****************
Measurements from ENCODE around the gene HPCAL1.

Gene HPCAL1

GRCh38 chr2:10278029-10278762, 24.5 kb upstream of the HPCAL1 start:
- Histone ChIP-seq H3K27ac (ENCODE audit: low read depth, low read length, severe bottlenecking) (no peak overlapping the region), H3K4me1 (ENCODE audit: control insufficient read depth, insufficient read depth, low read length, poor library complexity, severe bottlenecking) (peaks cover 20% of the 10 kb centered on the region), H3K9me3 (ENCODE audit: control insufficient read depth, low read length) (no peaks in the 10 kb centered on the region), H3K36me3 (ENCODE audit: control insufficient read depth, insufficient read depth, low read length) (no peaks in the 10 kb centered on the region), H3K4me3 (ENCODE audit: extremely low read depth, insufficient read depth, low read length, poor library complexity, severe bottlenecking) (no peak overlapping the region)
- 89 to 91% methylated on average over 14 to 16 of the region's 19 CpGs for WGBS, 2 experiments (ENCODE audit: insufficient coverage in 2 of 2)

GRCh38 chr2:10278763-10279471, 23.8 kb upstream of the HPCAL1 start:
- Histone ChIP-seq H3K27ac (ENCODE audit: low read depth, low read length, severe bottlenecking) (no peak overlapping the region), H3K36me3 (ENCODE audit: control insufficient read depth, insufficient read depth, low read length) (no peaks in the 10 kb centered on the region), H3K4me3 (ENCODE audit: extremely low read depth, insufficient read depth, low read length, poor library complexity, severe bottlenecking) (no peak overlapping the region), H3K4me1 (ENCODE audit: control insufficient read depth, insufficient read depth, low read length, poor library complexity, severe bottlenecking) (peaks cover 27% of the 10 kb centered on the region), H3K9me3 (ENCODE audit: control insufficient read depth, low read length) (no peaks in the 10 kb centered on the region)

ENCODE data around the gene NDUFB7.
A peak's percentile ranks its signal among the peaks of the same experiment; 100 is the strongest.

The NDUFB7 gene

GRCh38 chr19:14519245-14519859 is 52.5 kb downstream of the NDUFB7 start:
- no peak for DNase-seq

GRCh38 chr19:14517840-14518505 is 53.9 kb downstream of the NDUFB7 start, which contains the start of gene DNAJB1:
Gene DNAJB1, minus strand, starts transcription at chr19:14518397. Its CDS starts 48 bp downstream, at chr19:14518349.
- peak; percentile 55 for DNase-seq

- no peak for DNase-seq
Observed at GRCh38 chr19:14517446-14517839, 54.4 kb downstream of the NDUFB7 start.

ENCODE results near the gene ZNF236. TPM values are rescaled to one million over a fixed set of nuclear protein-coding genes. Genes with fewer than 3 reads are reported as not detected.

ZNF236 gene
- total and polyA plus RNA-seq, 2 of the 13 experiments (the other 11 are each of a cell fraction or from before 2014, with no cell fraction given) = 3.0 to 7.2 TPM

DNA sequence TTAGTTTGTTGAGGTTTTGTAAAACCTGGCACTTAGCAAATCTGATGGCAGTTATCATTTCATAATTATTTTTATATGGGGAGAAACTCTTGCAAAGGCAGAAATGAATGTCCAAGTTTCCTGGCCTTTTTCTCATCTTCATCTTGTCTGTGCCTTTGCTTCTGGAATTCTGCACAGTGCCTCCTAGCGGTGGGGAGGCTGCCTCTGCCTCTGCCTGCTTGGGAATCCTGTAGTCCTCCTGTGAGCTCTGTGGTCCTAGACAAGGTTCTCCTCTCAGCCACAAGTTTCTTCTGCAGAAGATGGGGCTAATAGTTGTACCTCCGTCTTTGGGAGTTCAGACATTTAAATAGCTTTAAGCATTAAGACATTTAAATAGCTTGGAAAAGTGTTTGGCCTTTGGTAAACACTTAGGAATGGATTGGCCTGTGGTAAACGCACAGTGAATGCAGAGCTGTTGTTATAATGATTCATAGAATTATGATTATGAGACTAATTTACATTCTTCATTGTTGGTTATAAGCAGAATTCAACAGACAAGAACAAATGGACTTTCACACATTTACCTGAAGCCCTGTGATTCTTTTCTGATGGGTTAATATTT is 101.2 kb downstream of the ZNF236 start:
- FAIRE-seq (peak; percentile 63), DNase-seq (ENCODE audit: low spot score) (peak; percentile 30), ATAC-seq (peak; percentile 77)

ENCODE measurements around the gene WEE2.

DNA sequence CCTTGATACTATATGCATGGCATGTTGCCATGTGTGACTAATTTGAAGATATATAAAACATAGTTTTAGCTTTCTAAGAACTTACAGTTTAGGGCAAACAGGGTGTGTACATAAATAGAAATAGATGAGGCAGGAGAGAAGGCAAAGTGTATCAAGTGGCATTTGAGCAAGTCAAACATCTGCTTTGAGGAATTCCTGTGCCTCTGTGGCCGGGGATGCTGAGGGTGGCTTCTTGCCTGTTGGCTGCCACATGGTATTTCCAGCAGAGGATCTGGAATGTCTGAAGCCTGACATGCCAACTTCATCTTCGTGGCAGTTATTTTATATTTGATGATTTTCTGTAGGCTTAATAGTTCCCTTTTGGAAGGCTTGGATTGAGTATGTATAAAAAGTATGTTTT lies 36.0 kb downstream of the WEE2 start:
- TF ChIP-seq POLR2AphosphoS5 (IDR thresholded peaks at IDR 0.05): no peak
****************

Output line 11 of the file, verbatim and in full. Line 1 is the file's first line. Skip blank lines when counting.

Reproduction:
GRCh38 chr19:14519245-14519859 is 52.5 kb downstream of the NDUFB7 start: